Only dogs who receive a special invitation will participate in the AKC/Eukanuba National Championship on January 15 and 16 in Tampa, FL.
Dogs ranked in the top 25 of their breed received an invite. Apparently, lots of dogs know how to read their mail because a record entry of nearly 2,500 dogs will compete. Also, elite foreign hounds from 17 countries received a special invite; including dogs from Finland, Peru, Thailand, and the UK.
The show will be broadcast live on both Animal Planet and Discovery, starting 8 p.m. (ET) both nights. According to one recent survey conducted by both the American Kennel Club (AKC) and the IAMS pet food company, 88 percent of dog owners said they are more likely to watch a dog show on TV today than compared to a decade ago. Last year's telecast garnered the highest ratings ever for a dog show on Animal Planet. Millions will be watching.
"Oh my, I better look good then," says Michele Billings, of Ft. Lauderdale, FL, who will be the Best in Show judge. "Of course, I've been on TV before and you don't want to look terminally ill, so I've learned TV makeup is a good idea."
Does that also go for the dogs? "No," she laughs.
But that's not to say many dogs aren't primped backstage so they look their best. While lucky Labs need only a quick once-over with a brush, poodles, the Maltese, Yorkshire terrier and assorted other breeds get an entire spa treatment before they enter the ring. Groomers are clipping faster than you think fingers can move; the dogs are blow dried, fluffed and puffed. Every hair is in just the right place before they enter the ring.
For all dogs, from primped poodles to come as you are pugs, judges inspect the dogs to determine how close they come to matching the written breed standard.
Billings has been judging since 1972, and she's judged shows all over the world, in all hundreds, and – so far – she says, "I have yet to judge the perfect dog. If you look hard enough, there's always something isn't there?"
Billings says her job is to look - that's exactly what the judges are doing at dog shows, a lot of looking. Small dogs are placed up on a table so the judges can get a closer look (and it saves wear and tear on their backs).
Judges open the dogs' mouths, not to check for minty fresh breath, but rather to make certain all the teeth are there.
They watch the way dogs move. A Brittany is known for a kind of prancing gate. Those long legs (by comparison to their medium build) were developed for following a hunter's game birds into marshes. A lumbering Newfoundland just kind of plods along; the intent border collie won't move the same as the greyhound which nearly looks as if it's walking on air. Individual breeds do move differently, their form follows the function for what they were bred to do.
Aside from looking at the dogs, the judges often feel them. They place their hands on the canines to feel for muscle tone. In a little Yorkie having muscle isn't an issue listed in the breed standard. Malamutes and Alaskan huskies, for example, were bred to haul heavy loads over ice and snow. "To this day, general conditioning and muscle matters in the standard of those breeds," Billings says.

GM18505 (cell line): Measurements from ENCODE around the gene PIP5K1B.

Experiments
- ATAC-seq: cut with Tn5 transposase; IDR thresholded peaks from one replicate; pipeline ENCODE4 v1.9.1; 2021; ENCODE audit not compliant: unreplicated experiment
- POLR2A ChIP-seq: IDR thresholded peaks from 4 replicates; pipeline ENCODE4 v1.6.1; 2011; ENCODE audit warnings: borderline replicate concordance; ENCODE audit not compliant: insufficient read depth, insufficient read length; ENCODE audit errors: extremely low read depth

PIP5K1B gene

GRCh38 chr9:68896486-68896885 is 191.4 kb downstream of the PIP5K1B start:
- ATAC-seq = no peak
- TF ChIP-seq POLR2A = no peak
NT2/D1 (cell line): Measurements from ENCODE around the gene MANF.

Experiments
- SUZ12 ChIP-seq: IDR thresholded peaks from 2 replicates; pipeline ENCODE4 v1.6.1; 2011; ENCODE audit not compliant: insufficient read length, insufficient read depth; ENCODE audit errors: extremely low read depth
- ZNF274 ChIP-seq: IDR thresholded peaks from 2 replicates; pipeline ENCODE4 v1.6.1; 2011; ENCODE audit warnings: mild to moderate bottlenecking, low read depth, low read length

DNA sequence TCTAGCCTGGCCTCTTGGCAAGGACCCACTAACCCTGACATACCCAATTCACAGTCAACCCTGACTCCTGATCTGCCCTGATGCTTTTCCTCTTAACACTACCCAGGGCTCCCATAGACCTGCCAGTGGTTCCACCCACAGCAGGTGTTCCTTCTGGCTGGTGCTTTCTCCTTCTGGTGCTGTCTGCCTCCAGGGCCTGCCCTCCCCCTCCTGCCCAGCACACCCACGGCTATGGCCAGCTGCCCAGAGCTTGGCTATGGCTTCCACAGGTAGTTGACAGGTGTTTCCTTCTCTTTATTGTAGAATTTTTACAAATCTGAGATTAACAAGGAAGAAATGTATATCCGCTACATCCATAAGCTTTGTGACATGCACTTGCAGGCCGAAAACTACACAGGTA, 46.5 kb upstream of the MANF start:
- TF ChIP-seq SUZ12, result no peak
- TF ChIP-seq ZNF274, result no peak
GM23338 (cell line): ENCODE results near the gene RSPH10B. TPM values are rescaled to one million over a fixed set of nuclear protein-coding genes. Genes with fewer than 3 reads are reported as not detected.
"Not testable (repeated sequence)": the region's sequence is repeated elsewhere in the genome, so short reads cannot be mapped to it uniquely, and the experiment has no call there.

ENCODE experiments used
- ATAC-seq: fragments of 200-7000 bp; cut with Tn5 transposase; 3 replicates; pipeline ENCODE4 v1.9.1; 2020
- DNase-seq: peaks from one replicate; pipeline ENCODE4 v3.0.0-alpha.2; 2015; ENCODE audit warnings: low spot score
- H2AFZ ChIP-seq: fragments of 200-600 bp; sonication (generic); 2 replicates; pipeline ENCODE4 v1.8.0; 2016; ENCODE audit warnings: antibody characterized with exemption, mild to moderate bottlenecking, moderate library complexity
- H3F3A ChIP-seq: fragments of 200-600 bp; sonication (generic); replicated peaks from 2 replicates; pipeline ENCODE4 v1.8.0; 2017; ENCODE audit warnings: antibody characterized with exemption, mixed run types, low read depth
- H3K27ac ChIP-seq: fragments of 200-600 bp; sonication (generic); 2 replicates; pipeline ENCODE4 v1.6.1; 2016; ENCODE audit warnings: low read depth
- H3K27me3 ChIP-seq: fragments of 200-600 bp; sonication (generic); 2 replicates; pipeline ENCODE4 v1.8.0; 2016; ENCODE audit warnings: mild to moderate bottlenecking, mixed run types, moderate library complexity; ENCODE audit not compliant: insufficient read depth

Billings says judges consider temperament, or at least they should. "A winner should really have a temperament that's an ideal representative of that breed," she says. Of course, in theory, a dog with an ill-suited attitude won't make it as far as the AKC/Eukanuba National Championship in the first place.
And finally, there's showmanship - the one quality not mentioned in a single breed standard. Most judges maintain they exclusively stick to what's in writing, judging based on a standard, and they don't consider an individual dog's enthusiasm or the resulting applause from the crowd. But not Billings. "It's like judging a beauty contest," she says. "Two can be equally as beautiful, so what it comes down to is attitude and heart. Let's say you're judging a beauty contest, and two are equally as beautiful, but only one smiles. Naturally, the judge – being human – will choose the one who smiles. Of course, a dog who wants to win might just have an edge. I don't know that I believe the dogs actually want to win, but I do believe some dogs can really turn on the personality. And I'm judging the seven dogs at that very moment, not from how they did last month, last week or even a few hours ago."
What you don't see on TV are the dogs shown in conformation within their respective breeds. One dog is named the best within each breed. Then, the pooches on prime time then partake in Group competition. Each breed falls into one of seven groups: Herding, Hound, Non-Sporting, Sporting, Terrier, Toy and Working.
Herding dogs, for example, include German shepherds and Australian cattle dogs. For each group, a judge will name the best. In the Herding Group, the judge doesn't compare the German shepherd with the Australian cattle dog with the other dogs in the group. Instead, the judge compares each individual dog against the breed standard for its own breed.
Now, finally, there are seven dogs left standing (one for each group), and they compete in the coveted Best in Show. The Best in Show judge is sequestered off-site until the seven appear on live TV.
The AKC/Eukanuba Championship offers the winner big time bucks, at least by dog show standards with prizes totaling more than $225,000. the Best in Show winner gets $50,000.
In addition to the conformation (or beauty contest) for Best in Show, the AKC National Agility Championship and the AKC National Obedience Invitational are being held concurrently with a combined total of another 1,000 or so dog/handler teams.
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